Of course, all of those examples come from situations that push the camera to perform. In more ideal light, it’s hard to judge the Pixel better or worse than its competition.
Here’s the only measure by which the Pixel obviously blows the iPhone and Galaxy out of the water: sharpness. Blowing the above image up to full size, you can see how much more detail the Pixel captures.
I suspect this is the strongest contributor to the Pixel receiving such high laboratory ratings. Though personally, I don’t buy a smartphone for its ability to resolve details on far-away buildings.
The big area where the Pixel comes up short is its sub-par autofocus system. Not only is it fairly slow, but it simply doesn’t work in some situations.
In this example, I tried to shoot a plant fluttering rapidly in the wind.
The Galaxy S7 is far out in the lead on this one. Its autofocus system is far faster and more precise than the iPhone 7’s, and got the shot on the first try. But even the iPhone will usually get a pretty good shot within a few attempts.
After standing around like an idiot trying to shoot a tiny plant with the Pixel for several minutes, I gave up. The shot just wasn’t happening – the closest I got was the above backfocus onto the plants behind it.
That’s especially surprising because the reduced aperture on the Pixel gives it a somewhat expanded field of focus as compared to the iPhone or Galaxy.
Aperture is a measure of how wide the lens opens to allow light in. The wider, the better usually – though the result is more bokeh and a narrower field of focus. By rights, the f/2.0 Pixel should have an easier time focusing than the f/1.8 iPhone or f/1.7 (lower numbers mean wider apertures), but that doesn’t appear to be the case in my tests.
(Incidentally, this bokeh demonstration is the rare example where the Pixel captured a somewhat more pleasing exposure than its competitors.)
Now here’s the caveat. Despite all the faults I’ve identified, in most situations the Pixel’s shot isn’t much better or worse than the iPhone 7 or Galaxy S7.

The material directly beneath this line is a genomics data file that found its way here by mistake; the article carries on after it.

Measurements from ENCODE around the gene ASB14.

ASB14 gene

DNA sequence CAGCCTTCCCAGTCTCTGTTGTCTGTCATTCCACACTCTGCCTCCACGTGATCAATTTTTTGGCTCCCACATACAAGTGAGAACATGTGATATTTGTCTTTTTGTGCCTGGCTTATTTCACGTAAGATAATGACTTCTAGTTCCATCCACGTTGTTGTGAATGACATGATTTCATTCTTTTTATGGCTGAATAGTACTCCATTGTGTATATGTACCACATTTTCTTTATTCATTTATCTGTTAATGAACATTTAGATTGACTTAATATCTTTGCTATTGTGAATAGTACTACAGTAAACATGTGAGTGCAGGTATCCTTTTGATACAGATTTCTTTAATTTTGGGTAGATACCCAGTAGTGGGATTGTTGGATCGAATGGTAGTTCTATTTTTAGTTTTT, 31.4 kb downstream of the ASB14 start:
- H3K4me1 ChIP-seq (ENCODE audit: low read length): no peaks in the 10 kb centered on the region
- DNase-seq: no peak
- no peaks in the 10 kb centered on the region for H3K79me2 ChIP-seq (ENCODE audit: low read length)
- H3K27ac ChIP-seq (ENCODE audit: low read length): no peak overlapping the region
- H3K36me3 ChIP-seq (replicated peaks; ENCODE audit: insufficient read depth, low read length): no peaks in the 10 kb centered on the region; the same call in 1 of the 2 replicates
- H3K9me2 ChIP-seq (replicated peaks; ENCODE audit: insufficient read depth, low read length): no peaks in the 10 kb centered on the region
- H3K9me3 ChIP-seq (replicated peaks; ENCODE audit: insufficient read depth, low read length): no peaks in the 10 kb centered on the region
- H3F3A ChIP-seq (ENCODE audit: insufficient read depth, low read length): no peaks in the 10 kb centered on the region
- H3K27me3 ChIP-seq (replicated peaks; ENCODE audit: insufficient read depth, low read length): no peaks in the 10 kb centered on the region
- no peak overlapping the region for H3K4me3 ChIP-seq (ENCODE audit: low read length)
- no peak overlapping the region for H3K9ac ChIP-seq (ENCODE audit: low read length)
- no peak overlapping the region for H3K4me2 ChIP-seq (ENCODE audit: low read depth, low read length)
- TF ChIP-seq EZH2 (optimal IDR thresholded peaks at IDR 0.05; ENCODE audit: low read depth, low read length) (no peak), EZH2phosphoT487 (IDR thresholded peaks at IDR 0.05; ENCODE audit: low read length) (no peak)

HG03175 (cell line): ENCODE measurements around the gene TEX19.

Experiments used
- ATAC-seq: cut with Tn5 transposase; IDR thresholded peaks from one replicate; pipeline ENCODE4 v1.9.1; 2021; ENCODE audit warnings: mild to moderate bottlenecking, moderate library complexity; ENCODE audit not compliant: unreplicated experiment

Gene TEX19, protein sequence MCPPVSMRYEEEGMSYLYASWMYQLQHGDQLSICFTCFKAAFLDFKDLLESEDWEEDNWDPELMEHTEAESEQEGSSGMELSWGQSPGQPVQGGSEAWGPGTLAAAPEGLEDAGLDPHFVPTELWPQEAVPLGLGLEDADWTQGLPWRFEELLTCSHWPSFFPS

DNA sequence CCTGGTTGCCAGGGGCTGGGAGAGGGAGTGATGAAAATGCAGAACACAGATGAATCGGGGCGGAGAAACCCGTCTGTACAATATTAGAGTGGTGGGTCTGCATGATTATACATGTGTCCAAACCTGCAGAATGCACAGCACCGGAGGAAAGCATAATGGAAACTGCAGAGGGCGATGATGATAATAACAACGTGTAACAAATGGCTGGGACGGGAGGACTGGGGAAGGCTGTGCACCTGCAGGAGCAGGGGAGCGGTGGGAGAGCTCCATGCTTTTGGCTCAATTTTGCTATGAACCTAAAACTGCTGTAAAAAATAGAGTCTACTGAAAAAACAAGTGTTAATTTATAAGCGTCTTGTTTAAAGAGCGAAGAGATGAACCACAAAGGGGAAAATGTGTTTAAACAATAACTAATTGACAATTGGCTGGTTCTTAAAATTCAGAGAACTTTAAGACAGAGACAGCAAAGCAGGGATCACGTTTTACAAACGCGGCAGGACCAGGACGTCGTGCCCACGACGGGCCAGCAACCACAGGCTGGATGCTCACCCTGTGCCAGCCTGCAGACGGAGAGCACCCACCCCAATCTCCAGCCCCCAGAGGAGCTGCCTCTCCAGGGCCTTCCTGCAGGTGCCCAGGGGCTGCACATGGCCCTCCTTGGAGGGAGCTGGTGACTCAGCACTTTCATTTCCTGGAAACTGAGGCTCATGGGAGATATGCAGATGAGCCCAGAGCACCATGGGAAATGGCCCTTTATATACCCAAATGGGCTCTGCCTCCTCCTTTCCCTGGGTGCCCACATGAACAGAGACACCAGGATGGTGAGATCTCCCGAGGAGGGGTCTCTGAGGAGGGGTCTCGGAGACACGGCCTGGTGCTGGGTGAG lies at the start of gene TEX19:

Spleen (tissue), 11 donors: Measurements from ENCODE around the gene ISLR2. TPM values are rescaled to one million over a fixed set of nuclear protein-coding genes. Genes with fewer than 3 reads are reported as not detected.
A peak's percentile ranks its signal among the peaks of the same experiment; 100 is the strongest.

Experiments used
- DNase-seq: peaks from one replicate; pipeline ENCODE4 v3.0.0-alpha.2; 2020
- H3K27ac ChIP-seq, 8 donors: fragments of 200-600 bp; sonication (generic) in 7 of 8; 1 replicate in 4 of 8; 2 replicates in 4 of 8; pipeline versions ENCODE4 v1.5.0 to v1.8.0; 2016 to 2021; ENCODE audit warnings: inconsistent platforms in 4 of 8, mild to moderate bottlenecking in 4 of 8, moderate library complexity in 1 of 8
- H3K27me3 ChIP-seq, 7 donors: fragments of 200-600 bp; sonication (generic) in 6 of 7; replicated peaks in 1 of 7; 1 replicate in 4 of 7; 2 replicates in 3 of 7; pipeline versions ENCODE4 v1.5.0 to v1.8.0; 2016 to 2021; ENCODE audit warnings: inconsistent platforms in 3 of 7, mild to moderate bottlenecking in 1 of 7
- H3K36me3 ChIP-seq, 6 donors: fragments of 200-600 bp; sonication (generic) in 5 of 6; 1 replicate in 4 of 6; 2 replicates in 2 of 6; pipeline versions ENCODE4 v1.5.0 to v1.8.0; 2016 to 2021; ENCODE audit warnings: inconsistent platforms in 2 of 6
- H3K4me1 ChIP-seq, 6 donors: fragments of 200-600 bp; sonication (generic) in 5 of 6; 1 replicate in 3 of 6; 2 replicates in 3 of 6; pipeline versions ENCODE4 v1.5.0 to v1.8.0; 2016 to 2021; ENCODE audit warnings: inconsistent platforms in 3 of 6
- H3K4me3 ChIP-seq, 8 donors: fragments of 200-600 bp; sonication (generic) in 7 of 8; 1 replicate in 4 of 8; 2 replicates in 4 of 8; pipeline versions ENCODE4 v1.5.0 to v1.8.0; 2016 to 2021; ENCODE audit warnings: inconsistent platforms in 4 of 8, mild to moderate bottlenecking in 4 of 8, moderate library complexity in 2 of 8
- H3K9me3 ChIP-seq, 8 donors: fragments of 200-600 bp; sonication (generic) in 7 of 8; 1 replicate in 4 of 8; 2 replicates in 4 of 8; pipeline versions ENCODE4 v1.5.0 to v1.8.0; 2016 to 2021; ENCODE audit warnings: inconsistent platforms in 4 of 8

The Pixel is a very good camera. And it shows. I’m just not convinced it’s the best.
And there’s one last big way the Pixel does stand out. Lower apertures can lead to worse performance in low light. But the Pixel is an exception.
The Pixel easily outperforms the iPhone in the mixed light of a dim bar. There’s enough difference and idiosyncrasy between the Pixel’s low light performance and the S7’s to fill a second article (which I plan on doing). But for now, it’s pretty clear the the two phones are neck-and-neck in the dark. Both turn up plenty of shadow detail, without blowing out highlights. And neither produces images too grainy to use. In this example, I’d argue the Pixel’s shot is better.
In an even darker setting, like this alley at night, only the Galaxy S7 can see much of anything. The Pixel and iPhone can’t see much at all.
The S7’s low-light performance still outclasses every other phone. But most of the time, you aren’t shooting with your phone in a place this dark anyway. And the Pixel’s dim-room results are admirable.
Verdict: The Google Pixel camera has some impressive tricks up its sleeve. But it’s hard to argue it’s the best in the world.
- Hollis Johnson/Business Insider
The Google Pixel’s camera isn’t bad. And on some measures, like sharpness and low-light performance, it’s very impressive. But it makes too many mistakes in real-world use for me to call it the “best in the world.”
If you’re buying a smartphone for the camera, I’d still recommend the iPhone 7 or Galaxy S7.